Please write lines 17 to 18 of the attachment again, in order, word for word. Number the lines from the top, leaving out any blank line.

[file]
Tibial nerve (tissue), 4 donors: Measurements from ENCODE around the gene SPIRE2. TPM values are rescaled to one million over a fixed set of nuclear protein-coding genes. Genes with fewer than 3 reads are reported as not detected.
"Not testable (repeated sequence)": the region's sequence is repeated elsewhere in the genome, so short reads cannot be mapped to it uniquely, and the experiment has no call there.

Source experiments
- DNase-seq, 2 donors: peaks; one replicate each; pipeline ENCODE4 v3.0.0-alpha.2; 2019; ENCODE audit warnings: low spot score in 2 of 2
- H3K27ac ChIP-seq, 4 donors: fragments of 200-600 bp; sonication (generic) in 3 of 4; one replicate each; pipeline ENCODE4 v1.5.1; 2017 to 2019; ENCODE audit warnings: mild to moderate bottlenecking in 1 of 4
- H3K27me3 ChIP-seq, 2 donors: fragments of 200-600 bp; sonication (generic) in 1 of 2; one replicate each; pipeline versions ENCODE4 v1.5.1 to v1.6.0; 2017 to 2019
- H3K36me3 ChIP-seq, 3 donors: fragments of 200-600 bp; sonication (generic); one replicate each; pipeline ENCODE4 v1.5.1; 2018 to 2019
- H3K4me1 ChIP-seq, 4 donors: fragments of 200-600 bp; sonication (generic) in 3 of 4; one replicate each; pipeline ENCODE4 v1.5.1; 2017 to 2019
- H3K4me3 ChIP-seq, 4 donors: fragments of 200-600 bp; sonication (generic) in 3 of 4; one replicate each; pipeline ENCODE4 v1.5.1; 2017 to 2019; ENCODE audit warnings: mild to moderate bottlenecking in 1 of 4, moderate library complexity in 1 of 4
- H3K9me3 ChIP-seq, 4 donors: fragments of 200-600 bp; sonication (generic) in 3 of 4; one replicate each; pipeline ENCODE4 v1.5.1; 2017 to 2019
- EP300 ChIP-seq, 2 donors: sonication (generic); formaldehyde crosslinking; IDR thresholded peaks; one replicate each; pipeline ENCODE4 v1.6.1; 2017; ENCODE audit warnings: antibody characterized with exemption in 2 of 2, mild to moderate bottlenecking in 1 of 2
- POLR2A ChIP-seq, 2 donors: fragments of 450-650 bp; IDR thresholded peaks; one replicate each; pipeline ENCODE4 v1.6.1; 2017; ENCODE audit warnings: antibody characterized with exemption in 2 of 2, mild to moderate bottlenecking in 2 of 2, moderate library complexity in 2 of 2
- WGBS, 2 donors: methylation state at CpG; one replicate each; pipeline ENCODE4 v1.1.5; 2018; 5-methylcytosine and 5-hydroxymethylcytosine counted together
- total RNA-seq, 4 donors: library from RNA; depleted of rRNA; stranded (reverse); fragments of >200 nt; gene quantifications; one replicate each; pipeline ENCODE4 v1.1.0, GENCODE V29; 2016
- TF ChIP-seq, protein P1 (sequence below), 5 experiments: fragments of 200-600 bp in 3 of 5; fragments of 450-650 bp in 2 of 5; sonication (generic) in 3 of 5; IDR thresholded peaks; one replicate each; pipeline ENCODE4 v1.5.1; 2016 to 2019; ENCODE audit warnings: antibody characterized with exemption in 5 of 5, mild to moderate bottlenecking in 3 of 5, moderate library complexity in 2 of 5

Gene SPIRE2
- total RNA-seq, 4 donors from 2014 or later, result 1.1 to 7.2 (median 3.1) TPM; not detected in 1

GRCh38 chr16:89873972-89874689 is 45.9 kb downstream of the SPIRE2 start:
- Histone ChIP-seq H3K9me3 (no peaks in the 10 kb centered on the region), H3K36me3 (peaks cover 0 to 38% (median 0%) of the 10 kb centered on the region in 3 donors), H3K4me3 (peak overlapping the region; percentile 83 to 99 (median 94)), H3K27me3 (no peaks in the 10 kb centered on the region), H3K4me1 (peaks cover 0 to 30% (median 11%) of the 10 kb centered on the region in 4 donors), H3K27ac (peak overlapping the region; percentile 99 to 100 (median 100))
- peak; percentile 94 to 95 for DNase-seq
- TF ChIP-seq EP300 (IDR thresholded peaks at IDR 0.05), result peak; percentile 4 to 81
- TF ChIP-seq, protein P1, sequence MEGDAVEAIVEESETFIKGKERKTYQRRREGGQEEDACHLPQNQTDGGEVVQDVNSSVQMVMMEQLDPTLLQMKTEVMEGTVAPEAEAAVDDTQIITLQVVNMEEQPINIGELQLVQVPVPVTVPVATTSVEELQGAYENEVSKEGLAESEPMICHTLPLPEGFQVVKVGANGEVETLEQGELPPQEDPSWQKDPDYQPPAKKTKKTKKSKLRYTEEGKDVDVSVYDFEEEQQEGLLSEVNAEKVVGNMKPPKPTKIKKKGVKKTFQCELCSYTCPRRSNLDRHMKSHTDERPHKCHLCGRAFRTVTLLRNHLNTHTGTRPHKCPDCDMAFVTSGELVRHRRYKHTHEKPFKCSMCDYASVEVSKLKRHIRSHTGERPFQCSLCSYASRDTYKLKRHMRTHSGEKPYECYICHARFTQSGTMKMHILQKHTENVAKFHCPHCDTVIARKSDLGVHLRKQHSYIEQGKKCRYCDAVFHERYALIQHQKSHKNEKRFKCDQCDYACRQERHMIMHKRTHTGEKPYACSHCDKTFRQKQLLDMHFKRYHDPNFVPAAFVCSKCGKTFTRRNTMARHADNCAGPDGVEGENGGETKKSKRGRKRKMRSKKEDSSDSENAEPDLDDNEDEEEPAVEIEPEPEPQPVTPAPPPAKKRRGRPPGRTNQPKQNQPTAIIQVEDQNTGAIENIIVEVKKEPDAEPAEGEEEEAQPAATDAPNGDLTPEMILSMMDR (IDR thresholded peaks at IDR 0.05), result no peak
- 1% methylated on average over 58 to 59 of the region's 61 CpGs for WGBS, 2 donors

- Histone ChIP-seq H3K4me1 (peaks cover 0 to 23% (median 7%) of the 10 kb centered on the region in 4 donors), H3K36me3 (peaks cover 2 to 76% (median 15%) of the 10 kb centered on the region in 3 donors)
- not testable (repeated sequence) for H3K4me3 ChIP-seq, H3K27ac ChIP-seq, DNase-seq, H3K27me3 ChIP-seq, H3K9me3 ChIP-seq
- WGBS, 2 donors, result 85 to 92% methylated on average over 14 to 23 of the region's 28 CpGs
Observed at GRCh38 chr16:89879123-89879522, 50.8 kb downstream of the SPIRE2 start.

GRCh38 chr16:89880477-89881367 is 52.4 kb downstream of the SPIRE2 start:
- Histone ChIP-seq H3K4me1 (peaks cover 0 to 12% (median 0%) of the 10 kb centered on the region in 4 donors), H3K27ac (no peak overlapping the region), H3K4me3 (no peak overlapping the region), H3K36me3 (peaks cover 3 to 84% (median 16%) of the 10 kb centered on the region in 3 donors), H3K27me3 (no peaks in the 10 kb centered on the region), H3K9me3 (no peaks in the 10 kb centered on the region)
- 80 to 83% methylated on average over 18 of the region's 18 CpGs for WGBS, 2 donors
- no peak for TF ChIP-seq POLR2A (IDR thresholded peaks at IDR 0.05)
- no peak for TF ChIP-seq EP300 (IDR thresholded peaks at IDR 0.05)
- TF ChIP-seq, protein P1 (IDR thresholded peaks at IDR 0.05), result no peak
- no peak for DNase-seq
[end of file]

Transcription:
- total RNA-seq, 4 donors from 2014 or later, result 1.1 to 7.2 (median 3.1) TPM; not detected in 1

GRCh38 chr16:89873972-89874689 is 45.9 kb downstream of the SPIRE2 start: